Film review – Cars 2 (2011)

19 June 2011

Cars 2: Grem (voice by Joe Mantegna), Acer (voice by Peter Jacobson), Siddeley (voice by Jason Isaacs), Lightning McQueen (voice by Owen Wilson), Mater (voice by Larry the Cable Guy), Finn McMissile (voice by Michael Caine)The original Cars is often regarded to be the least impressive of all the Pixar Animation Studio feature films, even though it’s still a lot of fun and like most Pixar films combines a good dose of pathos within the family friendly laughs. It just doesn’t have the same high level of characterisation, tight writing and heartfelt charm as the others, in particular the astonishing previous three feature films WALL·E, Up and Toy Story 3. So it does seem like an odd choice for Pixar to now return with a Cars sequel, although the massive shift in tone and focus make it feel more like a spin-off.  The protagonist of the original film Lightning McQueen (voiced by Owen Wilson) is now only a supporting character to Mater (voiced by Larry the Cable Guy) the rusty pick-up truck who is now upgraded from sidekick to lead character. While McQueen competes in races around the world, a case of mistaken identity sees Mater unwillingly becoming an international spy, teamed up with new characters Finn McMissile (Michael Caine) and Holley Shiftwell (Emily Mortimer).

Cars 2: Finn McMissile (voice by Michael Caine)

Finn McMissile (voiced by Michael Caine)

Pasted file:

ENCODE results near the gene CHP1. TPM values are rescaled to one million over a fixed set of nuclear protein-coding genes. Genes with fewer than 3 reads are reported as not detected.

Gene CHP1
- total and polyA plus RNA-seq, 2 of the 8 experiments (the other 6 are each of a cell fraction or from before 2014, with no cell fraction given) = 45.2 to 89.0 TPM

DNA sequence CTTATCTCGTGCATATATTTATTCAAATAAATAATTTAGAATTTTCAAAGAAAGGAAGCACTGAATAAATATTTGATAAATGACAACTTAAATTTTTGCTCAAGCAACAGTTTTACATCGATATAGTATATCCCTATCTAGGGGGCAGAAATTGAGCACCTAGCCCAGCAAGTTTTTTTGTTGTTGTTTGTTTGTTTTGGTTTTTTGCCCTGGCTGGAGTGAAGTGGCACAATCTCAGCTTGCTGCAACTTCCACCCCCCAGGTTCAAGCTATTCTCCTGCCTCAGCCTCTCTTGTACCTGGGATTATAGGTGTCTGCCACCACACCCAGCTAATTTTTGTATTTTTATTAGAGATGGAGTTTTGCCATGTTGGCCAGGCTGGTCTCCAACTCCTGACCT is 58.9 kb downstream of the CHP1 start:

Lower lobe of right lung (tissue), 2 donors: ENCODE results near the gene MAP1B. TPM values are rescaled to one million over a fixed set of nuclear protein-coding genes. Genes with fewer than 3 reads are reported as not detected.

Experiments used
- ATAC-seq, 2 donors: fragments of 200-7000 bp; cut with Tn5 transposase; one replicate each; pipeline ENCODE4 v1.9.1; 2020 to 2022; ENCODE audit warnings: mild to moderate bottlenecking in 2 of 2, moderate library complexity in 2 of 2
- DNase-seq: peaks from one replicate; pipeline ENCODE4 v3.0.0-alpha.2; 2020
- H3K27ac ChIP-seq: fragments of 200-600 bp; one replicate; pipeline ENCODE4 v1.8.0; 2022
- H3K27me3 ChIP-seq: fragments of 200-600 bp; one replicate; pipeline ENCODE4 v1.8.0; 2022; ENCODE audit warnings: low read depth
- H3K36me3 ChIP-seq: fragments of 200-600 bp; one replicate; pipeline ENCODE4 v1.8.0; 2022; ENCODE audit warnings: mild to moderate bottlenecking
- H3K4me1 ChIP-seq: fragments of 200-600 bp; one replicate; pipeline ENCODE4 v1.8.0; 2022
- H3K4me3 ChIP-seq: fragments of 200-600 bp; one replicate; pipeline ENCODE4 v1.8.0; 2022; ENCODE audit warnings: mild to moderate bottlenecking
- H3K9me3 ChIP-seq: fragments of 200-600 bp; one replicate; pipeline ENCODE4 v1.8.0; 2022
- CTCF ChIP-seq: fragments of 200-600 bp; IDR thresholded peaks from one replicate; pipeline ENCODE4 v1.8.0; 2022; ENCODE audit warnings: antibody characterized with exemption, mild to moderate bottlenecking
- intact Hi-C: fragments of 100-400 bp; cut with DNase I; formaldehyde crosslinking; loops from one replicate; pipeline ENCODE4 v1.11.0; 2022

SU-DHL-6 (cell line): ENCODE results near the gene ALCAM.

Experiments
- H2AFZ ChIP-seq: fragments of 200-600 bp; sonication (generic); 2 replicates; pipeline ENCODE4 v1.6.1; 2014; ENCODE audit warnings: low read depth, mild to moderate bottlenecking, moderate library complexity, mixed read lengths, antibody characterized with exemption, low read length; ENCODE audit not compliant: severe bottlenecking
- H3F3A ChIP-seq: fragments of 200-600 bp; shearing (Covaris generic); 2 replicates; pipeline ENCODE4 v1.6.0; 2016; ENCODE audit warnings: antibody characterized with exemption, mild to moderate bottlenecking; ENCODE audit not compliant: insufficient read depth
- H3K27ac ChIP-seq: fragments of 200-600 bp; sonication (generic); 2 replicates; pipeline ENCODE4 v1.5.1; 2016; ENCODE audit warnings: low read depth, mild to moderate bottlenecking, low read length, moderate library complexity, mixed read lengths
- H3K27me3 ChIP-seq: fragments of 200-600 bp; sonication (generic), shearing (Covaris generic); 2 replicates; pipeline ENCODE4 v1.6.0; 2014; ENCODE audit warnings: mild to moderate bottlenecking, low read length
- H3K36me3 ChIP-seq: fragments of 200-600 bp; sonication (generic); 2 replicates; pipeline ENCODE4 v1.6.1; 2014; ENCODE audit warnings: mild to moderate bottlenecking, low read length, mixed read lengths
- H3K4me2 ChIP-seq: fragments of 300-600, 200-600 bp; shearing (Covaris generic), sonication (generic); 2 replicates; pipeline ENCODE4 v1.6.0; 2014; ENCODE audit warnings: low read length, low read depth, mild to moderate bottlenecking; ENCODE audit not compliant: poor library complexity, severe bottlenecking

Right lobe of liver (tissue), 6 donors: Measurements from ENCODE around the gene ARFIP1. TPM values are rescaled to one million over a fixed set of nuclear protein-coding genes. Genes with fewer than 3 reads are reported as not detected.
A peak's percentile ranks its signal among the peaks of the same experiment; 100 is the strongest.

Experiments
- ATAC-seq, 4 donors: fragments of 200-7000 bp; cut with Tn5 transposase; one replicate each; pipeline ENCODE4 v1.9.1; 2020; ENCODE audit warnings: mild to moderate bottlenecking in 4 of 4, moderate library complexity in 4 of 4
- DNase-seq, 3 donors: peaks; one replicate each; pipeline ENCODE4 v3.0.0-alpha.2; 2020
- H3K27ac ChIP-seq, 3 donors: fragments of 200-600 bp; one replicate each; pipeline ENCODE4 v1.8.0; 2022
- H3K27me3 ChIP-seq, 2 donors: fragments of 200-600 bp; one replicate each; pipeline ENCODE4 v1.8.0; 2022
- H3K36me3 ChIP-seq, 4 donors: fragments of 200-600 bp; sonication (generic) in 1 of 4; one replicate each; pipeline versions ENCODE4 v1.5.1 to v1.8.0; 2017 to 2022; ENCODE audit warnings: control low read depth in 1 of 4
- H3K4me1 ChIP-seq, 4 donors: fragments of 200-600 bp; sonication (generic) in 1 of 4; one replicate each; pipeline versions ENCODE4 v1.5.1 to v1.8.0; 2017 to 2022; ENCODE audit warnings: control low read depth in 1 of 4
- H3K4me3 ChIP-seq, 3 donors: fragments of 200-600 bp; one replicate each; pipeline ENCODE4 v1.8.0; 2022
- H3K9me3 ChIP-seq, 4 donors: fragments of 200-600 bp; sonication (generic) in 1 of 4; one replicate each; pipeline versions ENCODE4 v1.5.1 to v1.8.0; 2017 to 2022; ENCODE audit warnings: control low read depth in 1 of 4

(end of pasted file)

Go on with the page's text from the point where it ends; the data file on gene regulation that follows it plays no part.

Overall Cars 2 has little to do with the original film and is instead a light-hearted spy thriller in the vein of James Bond films. Big action set pieces are mixed in with what feels like a never-ending series of visual and spoken puns about the film being set in a world populated by cars. The idea that Mater is a country-bumpkin car caught up in the adrenalin-charged and hi-tech world of espionage is also substantially milked for laughs. While he was a fun secondary character in the original film, as the lead character in Cars 2 he quickly wears out his welcome.

There are some nice swipes at the corrupt and ruthless behaviour of people who profiteer from dependence on petrol consumption, over more sustainable and efficient alternatives, but Cars 2 doesn’t have much more substance than that. The storyline is convoluted, the action is unengaging and the jokes in the film never succeed in provoking much more than the occasional smirk and roll of the eyes. The results are resoundingly mild. Cars 2 is not only the weakest Pixar film to date, but it’s the first one that can be sadly dismissed as not particularly worth seeing.

Thomas Caldwell, 2011

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Film review – Harry Brown (2009)

19 May 2010
Harry Brown (Michael Caine)

Harry Brown (Michael Caine)

Harry Brown (Michael Caine) is an elderly ex-marine living in a dingy English housing estate apartment. The escalating crime and violence has made Harry so frightened that he won’t even use the underpass near his home. Shortly after his wife dies, Harry’s best friend is murdered, prompting Harry to take swift and brutal revenge on the teenage lowlifes who have turned the neighbourhood into hell.